Imminence of death of hospital inpatients
As the population ages and the number of deaths increases, the need for palliative care at the end of life is growing. How can clinicians and services identify those who might benefit from palliative care?
the study in Scotland
In March 2014 Professor David Clark and his team published a paper showing the likelihood of death within 12 months among a cohort of all hospital inpatients in Scotland on a fixed ‘census’ date.
It was the first time such a study had been conducted anywhere in the world. The study has been a call to action for hospitals to give greater priority to identifying inpatients who might benefit from palliative care.
The study established the number of hospital inpatients in an entire country who on a given day are within the last year of life. This study had no external funding but relied on complex record linkage analysis provided by NHS Scotland.
Published in Palliative Medicine, and quickly attaining the journal’s highest-ever Altmetrics score, Clark et al showed that among 10,743 inpatients in 25 Scottish teaching and general hospitals on 31 March 2010, 3,098 (28.8%) patients died during the one-year follow-up period.
The likelihood of dying rose steeply with age and was three times higher at one year for patients aged 85+, compared to those under 60. Perhaps most striking of all was the finding that in Scottish hospitals on any given day, almost one in ten patients (9.3%) will die before they leave.
The study attracted the attention of Scottish government officials and has been referenced in key documents relating to seven-day care. Professor Clark was invited to take the role of Consulting Editor during the production of Scotland’s Strategic Framework for Action on Palliative and End of Life Care.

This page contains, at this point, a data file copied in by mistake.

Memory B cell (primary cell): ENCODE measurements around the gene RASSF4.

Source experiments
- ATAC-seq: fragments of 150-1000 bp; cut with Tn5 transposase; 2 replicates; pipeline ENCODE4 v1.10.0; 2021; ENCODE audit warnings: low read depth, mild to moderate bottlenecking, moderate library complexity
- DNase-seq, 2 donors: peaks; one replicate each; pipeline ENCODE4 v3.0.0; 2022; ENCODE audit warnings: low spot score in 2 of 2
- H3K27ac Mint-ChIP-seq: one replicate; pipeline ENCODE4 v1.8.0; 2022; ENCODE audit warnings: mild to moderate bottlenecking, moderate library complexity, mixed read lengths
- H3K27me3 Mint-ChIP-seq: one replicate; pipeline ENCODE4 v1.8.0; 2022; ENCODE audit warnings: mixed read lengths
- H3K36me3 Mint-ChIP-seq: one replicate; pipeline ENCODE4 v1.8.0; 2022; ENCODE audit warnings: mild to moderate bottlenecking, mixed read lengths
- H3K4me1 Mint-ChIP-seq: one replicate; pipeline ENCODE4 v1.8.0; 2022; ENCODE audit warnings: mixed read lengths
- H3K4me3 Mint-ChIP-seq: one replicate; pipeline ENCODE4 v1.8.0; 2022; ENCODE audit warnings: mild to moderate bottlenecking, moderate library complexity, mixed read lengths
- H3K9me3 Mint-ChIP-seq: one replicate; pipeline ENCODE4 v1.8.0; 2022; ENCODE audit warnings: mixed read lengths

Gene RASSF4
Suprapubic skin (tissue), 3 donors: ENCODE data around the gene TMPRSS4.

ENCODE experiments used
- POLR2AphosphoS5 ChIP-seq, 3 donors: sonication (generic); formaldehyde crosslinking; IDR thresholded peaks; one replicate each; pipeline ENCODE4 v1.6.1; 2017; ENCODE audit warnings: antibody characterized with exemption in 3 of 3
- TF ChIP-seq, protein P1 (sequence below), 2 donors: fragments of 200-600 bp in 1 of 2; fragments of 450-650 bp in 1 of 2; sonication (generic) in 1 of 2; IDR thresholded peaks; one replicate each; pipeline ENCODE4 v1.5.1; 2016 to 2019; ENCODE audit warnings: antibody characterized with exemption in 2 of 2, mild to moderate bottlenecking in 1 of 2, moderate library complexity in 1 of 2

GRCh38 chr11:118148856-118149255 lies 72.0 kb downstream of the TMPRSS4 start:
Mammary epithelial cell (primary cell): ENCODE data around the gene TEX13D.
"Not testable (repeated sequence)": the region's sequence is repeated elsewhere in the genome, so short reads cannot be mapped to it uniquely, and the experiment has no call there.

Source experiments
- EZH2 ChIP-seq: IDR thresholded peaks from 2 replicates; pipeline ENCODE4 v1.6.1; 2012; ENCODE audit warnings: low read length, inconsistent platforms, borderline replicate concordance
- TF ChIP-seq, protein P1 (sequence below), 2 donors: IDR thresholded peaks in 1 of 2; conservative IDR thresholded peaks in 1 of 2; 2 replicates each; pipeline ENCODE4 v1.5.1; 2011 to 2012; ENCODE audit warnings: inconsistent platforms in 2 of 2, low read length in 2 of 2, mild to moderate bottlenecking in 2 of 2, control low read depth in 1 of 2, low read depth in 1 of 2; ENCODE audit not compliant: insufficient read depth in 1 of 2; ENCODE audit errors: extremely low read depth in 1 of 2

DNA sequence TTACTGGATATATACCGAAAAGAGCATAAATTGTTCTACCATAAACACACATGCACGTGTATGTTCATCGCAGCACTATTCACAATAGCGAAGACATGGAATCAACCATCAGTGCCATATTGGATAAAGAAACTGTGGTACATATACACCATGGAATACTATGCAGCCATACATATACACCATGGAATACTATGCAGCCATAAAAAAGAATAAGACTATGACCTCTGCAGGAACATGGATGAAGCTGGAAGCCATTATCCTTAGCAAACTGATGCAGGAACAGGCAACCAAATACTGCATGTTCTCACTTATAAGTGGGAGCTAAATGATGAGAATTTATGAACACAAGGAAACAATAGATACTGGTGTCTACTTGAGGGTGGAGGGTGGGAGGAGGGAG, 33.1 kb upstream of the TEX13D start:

A follow-up study confirmed the findings, which suggest that the culture and organization of hospitals need to become more attuned to the high proportion of inpatients in imminent need of end of life care.
The project has created significant international interest and is being replicated in a three-country comparison study including Denmark and New Zealand, using a new census date and methodology for all three countries.
The work complements our wider research programme Global Interventions at the End of Life, funded by a Wellcome Trust Senior Investigator Award to Professor Clark, which seeks to understand how end of life interventions around the world are developed, implemented and assessed.
media responses to the study
With its clear implications for practice and policy, the study attracted a huge amount of media interest at the time of publication:
- coverage in 8 national newspapers
- 40+ radio clips and 15+ regional TV clips on the BBC UK network
- BBC breakfast and News 24 coverage
- features on Radio 4 Today Programme, BBC Radio 2 and BBC Five Live, Scottish Radio (5 clips), Scottish Television (BBC Reporting Scotland, Scotland Tonight, STV News), and BBC online
- One-third of hospital patients 'die within 12 months', Martin Williams, The Herald, 19/03/14